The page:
The Black Man's Land Trilogy

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The Black Man's Land Trilogy is a series of documentary films on colonialism, nationalism and revolution in Africa, filmed in Kenya in 1970 and released in 1973, and still widely used in African studies programs internationally. The three titles are White Man's Country, Mau Mau, and Kenyatta.

History of the Trilogy[edit]

The rise of powerful nationalist movements and the collapse of colonial regimes across much of Africa in the 1950s and 60s did little to alter the dominant cinematic images of the continent. They remained what they had always been: exotic animals, big game hunters, dashing white settlers, and colorful if not incomprehensible “natives.”

In 1969, Anthony Howarth, David Koff and Msindo Mwinyipembe set out to address the imbalance. They had first met in Kenya in the mid-1960s when Howarth, a professional magazine photographer, was assembling a photographic biography of Kenya’s first president, Jomo Kenyatta. Koff, then in the PhD program at the University of California, Berkeley, was an editor at the East African Publishing House, which published the Kenyatta book. Mwinyipembe was a well-known Ugandan-Tanzanian broadcaster who had worked for the BBC World Service and then had her own programs on Voice of Kenya Radio and Television.

With a wealth of still photographic material on hand from the Kenyatta biography and a wide range of personal contacts in Kenya, Howarth, Koff and Mwinyipembe spent the first six months of 1970 filming on the ground and from the air. Their timing was auspicious, for there were many Kenyans still living who not only recalled the early stages of colonial rule in the 1890s and 1900s, but had taken part in the local and national resistance to it. Among those interviewed were underground leaders of the “Mau Mau” movement, European settlers and former colonial officials, and members of Kenyatta’s family. Kenyatta himself declined to be interviewed.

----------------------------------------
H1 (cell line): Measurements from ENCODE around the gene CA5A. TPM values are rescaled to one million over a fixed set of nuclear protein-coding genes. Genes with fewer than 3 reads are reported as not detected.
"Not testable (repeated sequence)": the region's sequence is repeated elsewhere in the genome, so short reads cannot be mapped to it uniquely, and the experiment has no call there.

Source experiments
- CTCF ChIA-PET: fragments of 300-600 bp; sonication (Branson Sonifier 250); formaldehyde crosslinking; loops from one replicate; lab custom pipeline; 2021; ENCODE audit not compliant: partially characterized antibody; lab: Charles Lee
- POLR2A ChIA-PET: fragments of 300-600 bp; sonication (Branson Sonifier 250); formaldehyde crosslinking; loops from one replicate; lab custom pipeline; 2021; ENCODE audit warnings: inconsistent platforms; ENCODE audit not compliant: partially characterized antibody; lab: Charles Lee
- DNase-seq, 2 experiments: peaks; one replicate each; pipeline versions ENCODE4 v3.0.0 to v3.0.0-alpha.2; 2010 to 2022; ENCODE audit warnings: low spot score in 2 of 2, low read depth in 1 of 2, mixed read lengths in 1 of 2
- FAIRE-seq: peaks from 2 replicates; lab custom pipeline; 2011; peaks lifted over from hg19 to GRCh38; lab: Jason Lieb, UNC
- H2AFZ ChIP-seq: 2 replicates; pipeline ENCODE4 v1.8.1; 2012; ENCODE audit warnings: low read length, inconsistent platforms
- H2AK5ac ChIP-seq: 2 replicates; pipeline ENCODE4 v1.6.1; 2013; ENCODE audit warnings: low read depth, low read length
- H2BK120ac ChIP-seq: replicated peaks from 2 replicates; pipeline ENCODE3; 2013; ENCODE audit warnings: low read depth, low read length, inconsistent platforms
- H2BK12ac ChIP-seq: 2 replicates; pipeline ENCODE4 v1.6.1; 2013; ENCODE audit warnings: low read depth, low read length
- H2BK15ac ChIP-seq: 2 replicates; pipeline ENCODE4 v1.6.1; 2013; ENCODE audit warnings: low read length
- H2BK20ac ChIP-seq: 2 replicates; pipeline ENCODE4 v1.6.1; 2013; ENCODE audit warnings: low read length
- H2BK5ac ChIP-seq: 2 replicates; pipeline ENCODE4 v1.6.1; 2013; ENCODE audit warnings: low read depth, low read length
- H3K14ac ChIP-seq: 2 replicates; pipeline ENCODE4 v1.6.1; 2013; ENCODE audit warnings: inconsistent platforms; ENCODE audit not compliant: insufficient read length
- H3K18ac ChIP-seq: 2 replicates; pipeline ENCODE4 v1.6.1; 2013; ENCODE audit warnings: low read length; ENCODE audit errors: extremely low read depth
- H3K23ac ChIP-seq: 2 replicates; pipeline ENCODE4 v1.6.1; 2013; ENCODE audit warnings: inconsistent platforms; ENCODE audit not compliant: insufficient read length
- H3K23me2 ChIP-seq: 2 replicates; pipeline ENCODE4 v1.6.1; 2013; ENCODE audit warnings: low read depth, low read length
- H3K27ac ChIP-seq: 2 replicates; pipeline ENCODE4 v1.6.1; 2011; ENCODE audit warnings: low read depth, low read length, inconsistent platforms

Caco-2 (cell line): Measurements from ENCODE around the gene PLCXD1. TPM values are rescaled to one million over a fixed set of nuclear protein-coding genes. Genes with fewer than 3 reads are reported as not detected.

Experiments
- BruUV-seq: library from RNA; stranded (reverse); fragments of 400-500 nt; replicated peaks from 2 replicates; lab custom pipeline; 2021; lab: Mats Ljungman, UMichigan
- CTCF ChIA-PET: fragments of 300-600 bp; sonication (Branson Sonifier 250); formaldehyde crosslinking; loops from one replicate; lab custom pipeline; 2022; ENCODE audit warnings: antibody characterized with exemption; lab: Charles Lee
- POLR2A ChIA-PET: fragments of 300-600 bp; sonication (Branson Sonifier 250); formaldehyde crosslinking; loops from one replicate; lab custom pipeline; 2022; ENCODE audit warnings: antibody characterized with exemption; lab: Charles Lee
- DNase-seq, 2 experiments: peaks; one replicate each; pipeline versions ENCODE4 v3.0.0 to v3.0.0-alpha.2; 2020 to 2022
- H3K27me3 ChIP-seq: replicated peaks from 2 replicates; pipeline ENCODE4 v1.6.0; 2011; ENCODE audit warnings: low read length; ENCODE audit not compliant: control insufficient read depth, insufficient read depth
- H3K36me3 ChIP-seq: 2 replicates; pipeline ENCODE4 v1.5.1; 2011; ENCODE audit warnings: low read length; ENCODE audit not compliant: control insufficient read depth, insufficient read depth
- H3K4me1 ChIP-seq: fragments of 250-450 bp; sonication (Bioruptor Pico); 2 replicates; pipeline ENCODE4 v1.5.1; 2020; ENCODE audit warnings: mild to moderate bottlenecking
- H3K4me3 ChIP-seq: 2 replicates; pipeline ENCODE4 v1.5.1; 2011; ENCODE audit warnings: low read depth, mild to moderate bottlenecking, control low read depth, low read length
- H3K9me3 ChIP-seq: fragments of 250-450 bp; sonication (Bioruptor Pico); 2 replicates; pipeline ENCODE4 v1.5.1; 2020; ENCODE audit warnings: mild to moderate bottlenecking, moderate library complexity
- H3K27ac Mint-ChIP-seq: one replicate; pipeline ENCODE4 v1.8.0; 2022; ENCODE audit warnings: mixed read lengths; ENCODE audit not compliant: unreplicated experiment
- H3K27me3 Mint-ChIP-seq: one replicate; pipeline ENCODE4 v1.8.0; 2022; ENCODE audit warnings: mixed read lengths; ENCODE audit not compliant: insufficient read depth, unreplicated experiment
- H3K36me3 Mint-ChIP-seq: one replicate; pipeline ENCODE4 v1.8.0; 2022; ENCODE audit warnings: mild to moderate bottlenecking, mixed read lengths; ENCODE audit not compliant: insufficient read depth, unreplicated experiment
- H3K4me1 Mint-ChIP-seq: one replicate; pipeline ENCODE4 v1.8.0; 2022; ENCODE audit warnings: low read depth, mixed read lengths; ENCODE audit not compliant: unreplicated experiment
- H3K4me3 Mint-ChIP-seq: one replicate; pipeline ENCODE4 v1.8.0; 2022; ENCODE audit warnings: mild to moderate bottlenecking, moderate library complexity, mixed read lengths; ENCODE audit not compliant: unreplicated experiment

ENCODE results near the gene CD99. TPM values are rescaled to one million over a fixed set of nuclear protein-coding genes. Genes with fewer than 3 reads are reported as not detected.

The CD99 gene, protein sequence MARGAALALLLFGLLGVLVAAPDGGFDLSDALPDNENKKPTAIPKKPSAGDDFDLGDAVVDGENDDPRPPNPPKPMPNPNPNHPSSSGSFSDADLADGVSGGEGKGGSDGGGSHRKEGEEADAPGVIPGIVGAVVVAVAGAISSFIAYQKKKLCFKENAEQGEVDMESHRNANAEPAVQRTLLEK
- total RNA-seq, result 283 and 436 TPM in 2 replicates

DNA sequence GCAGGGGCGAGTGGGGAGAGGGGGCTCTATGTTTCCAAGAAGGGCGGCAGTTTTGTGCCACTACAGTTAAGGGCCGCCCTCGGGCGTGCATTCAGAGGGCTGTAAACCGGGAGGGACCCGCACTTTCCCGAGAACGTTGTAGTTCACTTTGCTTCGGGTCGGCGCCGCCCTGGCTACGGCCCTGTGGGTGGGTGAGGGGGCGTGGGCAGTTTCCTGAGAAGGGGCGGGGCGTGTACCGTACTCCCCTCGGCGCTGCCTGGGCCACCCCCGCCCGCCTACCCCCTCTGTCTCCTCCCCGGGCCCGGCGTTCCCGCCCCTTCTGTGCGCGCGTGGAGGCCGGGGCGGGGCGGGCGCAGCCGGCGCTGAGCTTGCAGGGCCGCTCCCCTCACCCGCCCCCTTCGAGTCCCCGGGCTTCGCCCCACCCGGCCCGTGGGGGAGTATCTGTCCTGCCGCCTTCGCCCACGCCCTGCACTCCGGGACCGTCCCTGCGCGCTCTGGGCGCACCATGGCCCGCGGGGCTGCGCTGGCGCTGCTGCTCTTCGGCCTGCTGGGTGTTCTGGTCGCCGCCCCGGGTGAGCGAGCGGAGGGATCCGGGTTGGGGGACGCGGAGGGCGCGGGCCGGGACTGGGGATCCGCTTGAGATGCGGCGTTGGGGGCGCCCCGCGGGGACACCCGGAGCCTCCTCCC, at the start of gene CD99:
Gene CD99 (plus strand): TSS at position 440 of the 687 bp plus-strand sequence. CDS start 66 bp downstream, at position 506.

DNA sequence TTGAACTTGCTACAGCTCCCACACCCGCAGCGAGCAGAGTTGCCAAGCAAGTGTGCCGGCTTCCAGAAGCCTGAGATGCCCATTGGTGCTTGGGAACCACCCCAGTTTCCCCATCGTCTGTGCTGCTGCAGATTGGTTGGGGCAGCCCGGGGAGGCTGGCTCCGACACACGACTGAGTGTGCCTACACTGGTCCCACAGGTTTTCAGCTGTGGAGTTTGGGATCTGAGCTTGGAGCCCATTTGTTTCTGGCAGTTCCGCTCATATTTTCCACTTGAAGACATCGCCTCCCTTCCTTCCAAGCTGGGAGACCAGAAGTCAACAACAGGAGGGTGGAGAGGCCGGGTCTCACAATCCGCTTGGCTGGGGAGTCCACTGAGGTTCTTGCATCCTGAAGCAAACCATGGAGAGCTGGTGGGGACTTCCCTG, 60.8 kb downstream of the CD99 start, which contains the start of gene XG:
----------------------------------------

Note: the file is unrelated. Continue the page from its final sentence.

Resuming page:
Upon returning to the UK to edit the material, the filmmakers scoured the photographic and film archives of Rhodes House at Oxford University, the Imperial War Museum, the British Museum, Pathe and Movietone newsreels, the BBC and other sources, uncovering and incorporating many previously unseen images of Africa’s history into the Trilogy. They recruited a young Peter Frampton to compose and perform the score for White Man’s Country, and Keefe West, a versatile London-based actor, to provide the voice of Kenyatta in the Kenyatta film. Msindo Mwinyipembe did the narration and voice-overs for the entire Trilogy.

Most of those interviewed for the Trilogy have died since the films were completed in 1973. But their testimony, their experience, and their knowledge is just as stirring and authentic today. That’s why, more than 40 years later, The Black Man’s Land Trilogy is still watched in theaters and on television, in classrooms and in libraries, all over the world. Filmed originally in 16mm Ektachrome Reversal, the Trilogy is now available only as a boxed set of three DVDs.

Part 1: White Man's Country[edit]


In the late 19th century, Britain, France, Germany and other European states agreed on the division of Africa into a patchwork of colonies, and set about exploring and exploiting their new possessions. Violence was endemic to the process, for how else could the Africans already living there be persuaded to cede their land, labor, property and freedom to foreigners? Colonialism’s brutal dialectic of repression and resistance was set in motion, as Africans fought to defend their lives and, eventually, organized national political movements and underground military ones to win their rights and freedom. White Man's Country combines period photographs and contemporary location footage with the testimony of African and European witnesses, to examine both sides of Europe's "civilizing mission" in Africa.